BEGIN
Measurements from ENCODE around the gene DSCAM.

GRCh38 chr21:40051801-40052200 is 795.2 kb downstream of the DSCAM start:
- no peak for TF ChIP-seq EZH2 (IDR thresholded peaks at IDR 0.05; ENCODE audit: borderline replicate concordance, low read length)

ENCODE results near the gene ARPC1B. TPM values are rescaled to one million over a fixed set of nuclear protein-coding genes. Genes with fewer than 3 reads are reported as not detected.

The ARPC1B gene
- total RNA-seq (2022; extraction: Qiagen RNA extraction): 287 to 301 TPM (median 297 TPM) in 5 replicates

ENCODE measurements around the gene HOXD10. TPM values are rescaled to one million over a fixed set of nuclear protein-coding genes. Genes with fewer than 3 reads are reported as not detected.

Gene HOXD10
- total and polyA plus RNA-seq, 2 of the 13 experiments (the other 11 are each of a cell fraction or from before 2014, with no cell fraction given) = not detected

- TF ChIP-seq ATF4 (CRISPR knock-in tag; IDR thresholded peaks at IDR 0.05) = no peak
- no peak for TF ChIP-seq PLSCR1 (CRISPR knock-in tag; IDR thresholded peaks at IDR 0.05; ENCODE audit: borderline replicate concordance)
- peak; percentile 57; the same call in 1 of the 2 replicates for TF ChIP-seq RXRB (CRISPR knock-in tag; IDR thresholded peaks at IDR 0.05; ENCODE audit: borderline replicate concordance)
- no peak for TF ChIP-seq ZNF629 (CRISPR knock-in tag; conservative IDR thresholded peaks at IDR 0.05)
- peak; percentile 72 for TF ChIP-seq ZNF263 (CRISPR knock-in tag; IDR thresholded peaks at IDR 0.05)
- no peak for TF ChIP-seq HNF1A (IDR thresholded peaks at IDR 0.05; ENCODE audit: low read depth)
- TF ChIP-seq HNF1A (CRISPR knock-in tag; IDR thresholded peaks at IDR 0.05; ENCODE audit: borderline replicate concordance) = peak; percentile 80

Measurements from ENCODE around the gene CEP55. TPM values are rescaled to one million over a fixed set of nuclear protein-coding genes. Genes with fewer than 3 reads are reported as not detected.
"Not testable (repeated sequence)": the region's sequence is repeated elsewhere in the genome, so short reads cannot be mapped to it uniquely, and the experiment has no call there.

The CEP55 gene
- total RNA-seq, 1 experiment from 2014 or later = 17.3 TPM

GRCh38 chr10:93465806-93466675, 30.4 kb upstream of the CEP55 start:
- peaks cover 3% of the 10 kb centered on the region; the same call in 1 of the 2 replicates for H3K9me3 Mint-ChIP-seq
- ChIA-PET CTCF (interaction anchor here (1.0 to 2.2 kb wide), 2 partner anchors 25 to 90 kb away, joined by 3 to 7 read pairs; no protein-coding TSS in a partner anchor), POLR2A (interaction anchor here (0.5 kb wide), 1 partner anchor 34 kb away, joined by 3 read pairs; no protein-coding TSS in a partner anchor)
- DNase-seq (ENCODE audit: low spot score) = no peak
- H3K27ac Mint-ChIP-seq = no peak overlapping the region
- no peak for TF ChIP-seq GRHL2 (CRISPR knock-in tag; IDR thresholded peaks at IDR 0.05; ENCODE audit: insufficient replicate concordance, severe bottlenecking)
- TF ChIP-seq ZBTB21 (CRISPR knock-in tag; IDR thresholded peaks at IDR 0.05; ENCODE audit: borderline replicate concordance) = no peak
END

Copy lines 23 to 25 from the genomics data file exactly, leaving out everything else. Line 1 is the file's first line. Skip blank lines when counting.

- ChIA-PET CTCF (interaction anchor here (1.0 to 2.2 kb wide), 2 partner anchors 25 to 90 kb away, joined by 3 to 7 read pairs; no protein-coding TSS in a partner anchor), POLR2A (interaction anchor here (0.5 kb wide), 1 partner anchor 34 kb away, joined by 3 read pairs; no protein-coding TSS in a partner anchor)
- DNase-seq (ENCODE audit: low spot score) = no peak
- H3K27ac Mint-ChIP-seq = no peak overlapping the region